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50+ PhD Study Tools & Systems I Wish I’d Known About When Starting a PhD

When I started my PhD, I had no idea what I was doing. I didn’t have a classical pathway into the PhD program (if such a thing exists e.g. Honours, Masters –>).

I didn’t know what I didn’t know. I spent a LOT of time trying to figure out the basics – things that others seemed to already know about.

This is NOT to say that I’ve figured it all out now – but I have come a long way.

If I could go back in time to that first day, and take with me the learnings I’ve accumulated along my journey, I have a feeling that my PhD would have been a lot smoother, more efficient, and enjoyable. Equally, if I’d set up better systems from day one, I’ve no doubt that I’d be a much stronger scholar today.

Because there’s no way to rewind time, I’m paying it forward. A gift wrapped up as a blog post – a list of steps I’d put in place if I could do it all again.

Disclaimer: this works for me, but it might not work for you. It is my experience only. If there was one right way to do a PhD someone would have found it by now 🙂

Here’s what I would tell my past self if she was starting her PhD again.

👇

👉 DAY ONE: Start building a Second (PhD) Brain

You are going to read a lot. And you will forget nearly all of it.

Build a system for capturing what you learn.

👉 Learn how to find, Evaluate, and manage literature

  • 👩‍💻 ⬇️ Download Zotero – Reference management software. Also free. Store all your academic papers/resources in one place i.e. not having some as paper copies, some in digital folders, some in [insert random place that you’ll forget about].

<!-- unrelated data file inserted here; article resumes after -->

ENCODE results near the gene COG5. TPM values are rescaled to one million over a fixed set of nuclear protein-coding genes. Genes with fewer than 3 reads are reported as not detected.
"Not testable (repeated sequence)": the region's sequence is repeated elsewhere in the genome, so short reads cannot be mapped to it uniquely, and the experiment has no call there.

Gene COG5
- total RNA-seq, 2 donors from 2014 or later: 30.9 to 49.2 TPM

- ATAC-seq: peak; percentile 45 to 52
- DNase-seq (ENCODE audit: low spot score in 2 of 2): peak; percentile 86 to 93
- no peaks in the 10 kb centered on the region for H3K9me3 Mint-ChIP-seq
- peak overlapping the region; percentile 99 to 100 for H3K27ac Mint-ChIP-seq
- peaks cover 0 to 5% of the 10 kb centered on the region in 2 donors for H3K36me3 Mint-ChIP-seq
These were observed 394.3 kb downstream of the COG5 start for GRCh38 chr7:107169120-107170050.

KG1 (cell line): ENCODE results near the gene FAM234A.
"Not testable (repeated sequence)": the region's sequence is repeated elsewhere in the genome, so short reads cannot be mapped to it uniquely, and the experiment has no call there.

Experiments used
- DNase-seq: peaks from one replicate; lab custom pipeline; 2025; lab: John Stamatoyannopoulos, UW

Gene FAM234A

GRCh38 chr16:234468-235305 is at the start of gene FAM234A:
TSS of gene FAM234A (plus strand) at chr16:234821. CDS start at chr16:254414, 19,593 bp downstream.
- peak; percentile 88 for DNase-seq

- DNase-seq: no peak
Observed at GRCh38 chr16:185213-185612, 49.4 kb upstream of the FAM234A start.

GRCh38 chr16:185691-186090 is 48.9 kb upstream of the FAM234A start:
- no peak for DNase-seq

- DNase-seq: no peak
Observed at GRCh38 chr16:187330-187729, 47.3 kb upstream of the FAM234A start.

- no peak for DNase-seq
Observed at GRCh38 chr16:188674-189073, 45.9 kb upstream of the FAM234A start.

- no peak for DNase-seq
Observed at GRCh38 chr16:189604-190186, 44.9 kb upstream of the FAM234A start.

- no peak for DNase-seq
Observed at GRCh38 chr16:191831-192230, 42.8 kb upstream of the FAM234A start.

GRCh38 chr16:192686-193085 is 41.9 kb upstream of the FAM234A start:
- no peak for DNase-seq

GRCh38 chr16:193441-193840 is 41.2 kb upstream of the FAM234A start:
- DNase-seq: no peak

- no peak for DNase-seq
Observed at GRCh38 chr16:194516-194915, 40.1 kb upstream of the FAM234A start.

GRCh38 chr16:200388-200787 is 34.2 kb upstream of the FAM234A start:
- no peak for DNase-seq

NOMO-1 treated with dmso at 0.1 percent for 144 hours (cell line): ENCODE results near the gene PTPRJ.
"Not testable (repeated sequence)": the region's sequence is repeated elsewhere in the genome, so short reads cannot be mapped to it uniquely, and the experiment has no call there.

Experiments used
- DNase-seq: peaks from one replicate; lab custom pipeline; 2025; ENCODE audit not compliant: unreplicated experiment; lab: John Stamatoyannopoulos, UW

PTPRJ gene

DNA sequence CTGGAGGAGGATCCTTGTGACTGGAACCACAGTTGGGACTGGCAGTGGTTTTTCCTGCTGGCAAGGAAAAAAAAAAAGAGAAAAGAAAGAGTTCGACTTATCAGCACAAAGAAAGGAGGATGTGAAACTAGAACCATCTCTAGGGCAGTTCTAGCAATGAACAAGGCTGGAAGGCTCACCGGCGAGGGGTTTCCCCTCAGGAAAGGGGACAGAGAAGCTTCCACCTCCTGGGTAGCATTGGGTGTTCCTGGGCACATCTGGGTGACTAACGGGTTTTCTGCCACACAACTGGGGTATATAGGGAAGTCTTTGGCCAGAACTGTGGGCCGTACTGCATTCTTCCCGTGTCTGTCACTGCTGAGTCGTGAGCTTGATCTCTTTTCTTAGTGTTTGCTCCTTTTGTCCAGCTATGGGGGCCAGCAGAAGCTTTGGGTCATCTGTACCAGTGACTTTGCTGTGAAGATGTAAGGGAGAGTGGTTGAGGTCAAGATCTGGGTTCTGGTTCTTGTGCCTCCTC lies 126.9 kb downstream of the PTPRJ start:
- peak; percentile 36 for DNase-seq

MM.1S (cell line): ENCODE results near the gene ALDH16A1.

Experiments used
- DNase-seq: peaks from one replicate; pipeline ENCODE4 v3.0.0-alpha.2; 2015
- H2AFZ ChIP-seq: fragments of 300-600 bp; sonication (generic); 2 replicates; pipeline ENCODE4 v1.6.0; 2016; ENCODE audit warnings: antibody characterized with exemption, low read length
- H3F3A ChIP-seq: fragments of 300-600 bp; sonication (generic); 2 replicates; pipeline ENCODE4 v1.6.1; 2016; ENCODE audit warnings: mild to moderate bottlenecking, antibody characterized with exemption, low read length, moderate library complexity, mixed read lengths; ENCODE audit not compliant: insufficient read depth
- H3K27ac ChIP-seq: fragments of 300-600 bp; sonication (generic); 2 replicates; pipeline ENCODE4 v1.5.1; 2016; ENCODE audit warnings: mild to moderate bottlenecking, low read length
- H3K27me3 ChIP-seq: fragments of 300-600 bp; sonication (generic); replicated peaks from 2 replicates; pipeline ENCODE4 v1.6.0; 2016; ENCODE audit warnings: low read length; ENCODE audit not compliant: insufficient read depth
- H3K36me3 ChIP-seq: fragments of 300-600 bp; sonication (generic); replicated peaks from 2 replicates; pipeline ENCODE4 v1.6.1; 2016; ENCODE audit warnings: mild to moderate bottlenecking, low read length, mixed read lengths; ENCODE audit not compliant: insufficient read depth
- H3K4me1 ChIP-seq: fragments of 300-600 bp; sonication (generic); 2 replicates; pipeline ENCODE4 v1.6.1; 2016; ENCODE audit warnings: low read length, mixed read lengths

• 👩‍💻 Gather the tools you’ll need to find and explore the literature.
    • 👩‍💻 Check out Research Rabbit – Find papers, then papers related to those papers, and so on.
    • 👩‍💻 Check out Connected papers – Use it to explore your research area and find more papers.
    • 👩‍💻 Get familiar with Google Scholar and learn how to use its search and citation features.
    • 👩‍💻 ⬇️ (optional) Download Publish or Perish – You can use it to find literature and evaluate its quality.
    • 👩‍💻 ⬇️ Get Pocketsave things your find on the web here and read them later – anything that’s of value can then make its way to Zotero or be made into a note(s) in Obsidian.
  • 👩‍💻 Acquire a Kindle (or Kobo – an amazon alternative) and use it for reading (less weight than lugging books when travelling!)
  • 👩‍💻 Learn about Scimago – a good tool for determining the ‘quality’ of journals and where the papers you’re reading sit in the academic publishing hierarchy.
  • 👩‍💻 Get a copy of the ABDC Journal List (Note. I’m in a Business School – ignore this if you’re not)
  • 👩‍💻 🏫 Get hold of your university’s ‘quality journal list’ so you’ll know if your planned publications will be counted against performance metrics.

👉 Develop a writer’s mindset

  • Understand that you are now a writer. Learn the craft.
  • Note. there are many other brilliant books on the topic of academic writing. The above titles were the ones that had the greatest impact on me during my candidature.

👉 Create a System for Managing the ‘day-to-day’

  • 📖 Read Ryder Carroll’s Bullet Journal Method
    • Treat yourself to a new notebook (and use it)
  • ⬇️ Install Evernote and set up Tiago Forte’s PARA system (see above: Building a Second Brain)
  • 📖 Use the Morning Pages method to dump all of the stressors out of your brain each morning so you can concentrate on what matters.
  • ⛑ Find out where you can access mental health support – the PhD journey can screw with your head! Your university will generally offer free mental health services.

👉 Find a community. Give more than you take.

  • 👩‍💻 Explore PhD-related blogs for advice on writing and the PhD journey:
    • 👏 🥰 💻 Research Whisperer blog
    • (Note. there are many others, but the ones above are what got me through my PhD)